To assess the impact of the stochastic fusion mechanism as well the importance of having a separate latent video representation generator component, we compare the full model with baselines in which the corresponding components are omitted.

  • Baseline without fusion: The gating functions (Equation 2 and 3) are omitted and Equation 4 reduces to .

  • Naïve: The entire latent video representation generator described in Section 3.2 is omitted. Instead, decoding with transposed 3D convolution is performed directly on the (stacked) start/end frame encoded representations (which has dimensionality 288), using a stride of 2 in both spatial and temporal dimensions when up-scaling, to eventually produce 16 6464 frames. To maintain stochasticity in the generative process, a spatially uniform noise map is generated by sampling a Gaussian vector , applying a (learned) linear transform, and adding the result in the latent space before decoding.

The results in Table 1 shows that the dedicated latent video representation generator is indispensable, as the naïve baseline performs rather poorly. Moreover, stochastic fusion improves the quality of video generation. Note that the differences are statistically significant at 95% confidence level across all three datasets.

To illustrate the generated videos, Figure 2 shows some exemplary outputs of our full model. The generated sequence is not expected (or even desired) to reproduce the ground truth, but only needs to be similar in style and consistent with the given start and end frames. The samples show that the model does well in this area.

Full model 152 [144, 160] 153 [148, 158] 424 [411, 438]
- w/o fusion 175 [166, 184] 171 [163, 180] 463 [453, 474]
- Naïve 702 [551, 895] 346.1 [328, 361] 1101 [1070, 1130]
Table 1: We report the mean FVD for both the full model and two baselines, averaged over all 10 training runs with 100 stochastic generations each run, and the corresponding 95% confidence intervals. A lower value of the FVD corresponds to higher quality of the generated videos.
Figure 2: Examples of videos generated with the proposed model. For each of the three datasets, the top row represents the generated video sequences, the bottom row the original video from which the key frames are sampled.

For stochastic generation, good models should produce samples that are not only high-quality but also diverse. Following Lee et al. (2018), we measure diversity by means of the average pairwise cosine distance (i.e., 1 cosine similarity) in the FVD embedding space among samples generated from the same start/end frames.111Frame-level VGG embeddings are used in Lee et al. (2018). The results Table 2 shows that incorporating fusion increases sample diversity and the difference is statistically significant.

Full model 0.071 [0.065, 0.076] 0.013 [0.010, 0.016] 0.131 [0.122, 0.139]
- w/o fusion 0.051 [0.043, 0.059] 0.006 [0.004, 0.008] 0.121 [0.112, 0.129]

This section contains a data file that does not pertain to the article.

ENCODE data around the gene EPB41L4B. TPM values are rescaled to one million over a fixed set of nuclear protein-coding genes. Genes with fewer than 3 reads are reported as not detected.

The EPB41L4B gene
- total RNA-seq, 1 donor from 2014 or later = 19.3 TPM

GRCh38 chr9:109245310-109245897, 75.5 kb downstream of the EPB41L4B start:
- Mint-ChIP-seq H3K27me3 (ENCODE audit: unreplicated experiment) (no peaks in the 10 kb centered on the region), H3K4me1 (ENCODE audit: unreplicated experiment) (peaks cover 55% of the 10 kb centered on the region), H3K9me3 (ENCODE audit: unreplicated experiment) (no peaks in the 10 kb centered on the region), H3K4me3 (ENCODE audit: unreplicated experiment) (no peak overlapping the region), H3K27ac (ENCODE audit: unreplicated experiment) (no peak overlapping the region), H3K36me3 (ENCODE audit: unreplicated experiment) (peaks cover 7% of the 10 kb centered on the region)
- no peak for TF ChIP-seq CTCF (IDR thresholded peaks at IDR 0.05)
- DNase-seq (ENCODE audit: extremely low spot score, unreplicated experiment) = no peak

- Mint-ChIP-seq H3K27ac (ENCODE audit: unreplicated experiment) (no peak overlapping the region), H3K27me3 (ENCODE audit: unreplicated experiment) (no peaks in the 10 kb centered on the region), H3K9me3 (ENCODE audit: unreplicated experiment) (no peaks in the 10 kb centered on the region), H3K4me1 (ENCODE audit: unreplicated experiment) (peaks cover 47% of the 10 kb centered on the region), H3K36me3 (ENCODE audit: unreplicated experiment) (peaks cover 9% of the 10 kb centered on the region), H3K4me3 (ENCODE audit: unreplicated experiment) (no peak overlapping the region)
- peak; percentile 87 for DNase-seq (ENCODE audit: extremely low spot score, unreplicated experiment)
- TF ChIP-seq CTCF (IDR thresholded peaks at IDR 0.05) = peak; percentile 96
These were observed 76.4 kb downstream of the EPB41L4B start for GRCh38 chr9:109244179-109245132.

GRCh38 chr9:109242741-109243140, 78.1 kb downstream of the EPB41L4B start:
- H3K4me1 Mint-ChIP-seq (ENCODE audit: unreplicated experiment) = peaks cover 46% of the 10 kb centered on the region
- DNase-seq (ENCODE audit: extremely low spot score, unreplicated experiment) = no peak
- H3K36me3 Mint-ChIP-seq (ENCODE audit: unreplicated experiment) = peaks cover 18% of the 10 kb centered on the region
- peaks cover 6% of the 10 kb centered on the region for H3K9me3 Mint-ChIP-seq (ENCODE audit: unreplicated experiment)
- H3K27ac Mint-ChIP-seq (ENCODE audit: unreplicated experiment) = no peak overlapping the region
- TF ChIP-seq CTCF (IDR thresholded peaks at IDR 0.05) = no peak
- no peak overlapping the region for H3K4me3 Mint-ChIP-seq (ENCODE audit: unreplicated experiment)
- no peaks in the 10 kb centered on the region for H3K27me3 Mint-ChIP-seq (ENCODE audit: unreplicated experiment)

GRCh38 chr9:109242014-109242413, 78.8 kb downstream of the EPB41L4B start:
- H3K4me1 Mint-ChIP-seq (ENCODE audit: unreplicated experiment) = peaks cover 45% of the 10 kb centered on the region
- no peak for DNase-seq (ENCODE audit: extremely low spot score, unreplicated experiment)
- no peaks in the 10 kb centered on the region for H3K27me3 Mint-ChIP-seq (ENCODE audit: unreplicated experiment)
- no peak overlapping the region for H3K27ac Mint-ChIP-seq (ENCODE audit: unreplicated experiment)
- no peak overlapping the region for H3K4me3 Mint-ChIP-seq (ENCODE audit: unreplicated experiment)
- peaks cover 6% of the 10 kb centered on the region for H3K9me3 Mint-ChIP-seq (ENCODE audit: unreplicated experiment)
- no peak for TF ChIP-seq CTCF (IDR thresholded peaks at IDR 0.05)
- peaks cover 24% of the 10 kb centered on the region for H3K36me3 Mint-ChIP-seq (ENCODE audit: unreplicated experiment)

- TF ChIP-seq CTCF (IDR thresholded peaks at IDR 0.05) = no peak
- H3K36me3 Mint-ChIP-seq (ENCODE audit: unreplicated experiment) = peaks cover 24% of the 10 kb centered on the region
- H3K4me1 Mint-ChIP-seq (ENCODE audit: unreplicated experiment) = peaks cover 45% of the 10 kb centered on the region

Table 2: Diversity measured by the average pairwise cosine distance in the FVD embedding space, over 100 stochastic generations. A higher value corresponds to more diverse videos. The mean of the 10 training runs is reported, together with its 95%-confidence interval.
Figure 3: Output diversity illustrated by taking the average of 100 generated videos conditioned on the same start and end frames.

A qualitative illustration of the diversity in the generated videos is further illustrated in Figure 3, where we take the average of 100 generated videos conditioned on the same start and end frames. If the robot arm has a very diverse set of trajectories, we should expect to see it “diffuse” into the background due to averaging. Indeed this is the case, especially near the middle of the sequence.

Finally we computed the average SSIM for our method for each dataset in order to compare our results with those previously reported in the literature, before the FVD metrics was introduced. The results are shown in Table 3 alongside several existing methods that are capable of video inbetweening, ranging from RNN-based video generation Xu et al. (2018) to optical flow-based interpolation Niklaus et al. (2017); Jiang et al. (2018)222The numbers for these methods are cited directly from Xu et al. (2018).. Note that the competing methods generate 7 frames and are conditioned on potentially multiple frames before and after. In contrast our model generates 14 frames, i.e., over a time base twice as long, and it is conditioned on only one frame before and after. Consequently, the SSIM figures are not directly comparable. However it is interesting to see that on UCF101, the most challenging dataset among the three, our model attains higher SSIM than all the other methods despite having to generate much longer sequences. This demonstrates the potential of the direct convolution approach to outperform existing methods, especially on difficult tasks. It is also worth noting from Table 3 that purely optical flow-based interpolation methods achieve essentially the same level of SSIM as the sophisticated RNN-based SDVI on BAIR and KTH, which suggests either that a 7-frame time base is insufficient in length to truly test video inbetweening models or that the SSIM is not an ideal metric for this task.

14 in-between frames
3D-Conv (ours) 0.836 [0.832, 0.839] 0.733 [0.729, 0.737] 0.686 [0.680, 0.693]
7 in-between frames
SDVI, full Xu et al. (2018) 0.880 0.901 0.598
SDVI, cond. 2 frames 0.852 0.831
SepConv Niklaus et al. (2017) 0.877 0.904 0.443
SuperSloMo Jiang et al. (2018) 0.893 0.471